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Sandra Post, a seasoned pro

The Story

Sandra Post, a seasoned pro, is Canada's first golfer to play on the Ladies Professional Golf Association (LPGA) tour. She has racked up considerable wins and is now one of the top money earners on the circuit. In this CBC Television clip, Post discusses her decision to turn pro and the tough competition she faced in the United States. 

Medium: Television
Program: Yes You Can
Broadcast Date: March 3, 1981
Guest(s): Sandra Post
Host: Tammy Bourne, Trevor Bruneau
Duration: 2:52
This clip has been edited for copyright reasons.

Did You know?

• Sandra Post was born on June 4, 1948, in Oakville, Ont. She began playing golf at the age of six with her father and sister.

• By age 14, Post was spending seven hours per day on the golf course. At age 16 she claimed the 1964 Ontario Ladies championship.

• Post won the Canadian Junior Girls Championship three years in a row (1964-66). After failing to perform at the Canadian Open and Close, Post eventually graduated to the LPGA in 1968. In that same year she ascended to the top of the ranks, winning the LPGA championship at age 20. With this win, Post set a record as the youngest winner of a modern major.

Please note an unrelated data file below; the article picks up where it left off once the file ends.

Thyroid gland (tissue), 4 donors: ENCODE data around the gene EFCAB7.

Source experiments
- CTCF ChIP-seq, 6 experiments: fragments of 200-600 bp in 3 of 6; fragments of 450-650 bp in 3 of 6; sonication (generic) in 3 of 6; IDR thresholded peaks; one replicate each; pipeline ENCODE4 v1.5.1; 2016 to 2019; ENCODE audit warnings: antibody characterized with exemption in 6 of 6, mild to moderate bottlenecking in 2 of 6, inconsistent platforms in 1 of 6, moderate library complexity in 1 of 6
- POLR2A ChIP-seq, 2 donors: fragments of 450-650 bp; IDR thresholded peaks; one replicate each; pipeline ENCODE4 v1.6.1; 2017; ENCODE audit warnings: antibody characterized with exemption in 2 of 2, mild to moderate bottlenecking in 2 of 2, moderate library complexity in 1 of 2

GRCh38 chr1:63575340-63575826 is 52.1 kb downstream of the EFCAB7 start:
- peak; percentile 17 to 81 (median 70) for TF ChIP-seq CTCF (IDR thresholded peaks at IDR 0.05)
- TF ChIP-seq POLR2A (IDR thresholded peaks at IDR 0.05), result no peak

• Jubilant and bubbly off the course, Post was known for her calm and controlled manner on the greens. "Sandra is a cool golfer," an observer described. "Most of the 50 women on the circuit have mannerisms to show pleasure, exasperation or disappointment. Sandra looks as if she works to keep emotion out of her face. She rarely smiles, and when she makes a good shot, barely acknowledges the gallery's applause." - from the book Golf in Canada (1992), by James A. Barclay

• Between 1968 and 1974, Post's game was erratic, with sporadic wins. During this time Post suffered a flare up of chest and back pains from an old injury. As well, Post and her husband, John Elliott Jr., divorced. She later remarried, to John McDermid.

• In 1975, Post staged a comeback and placed 10th on the LPGA money list. In 1979 she finished 2nd on the LPGA list behind celebrated golfer Nancy Lopez. Canadian sports writers awarded her the Lou Marsh Trophy for her spectacular year.

• In 1983, Post retired from competitive golf.

• In 1988, she was inducted into the Canadian Golf Hall of Fame. She was appointed a companion of the Order of Canada in 2003. As of 2005, Post teaches golf at the Sandra Post School of Golf near Caledon, Ont.



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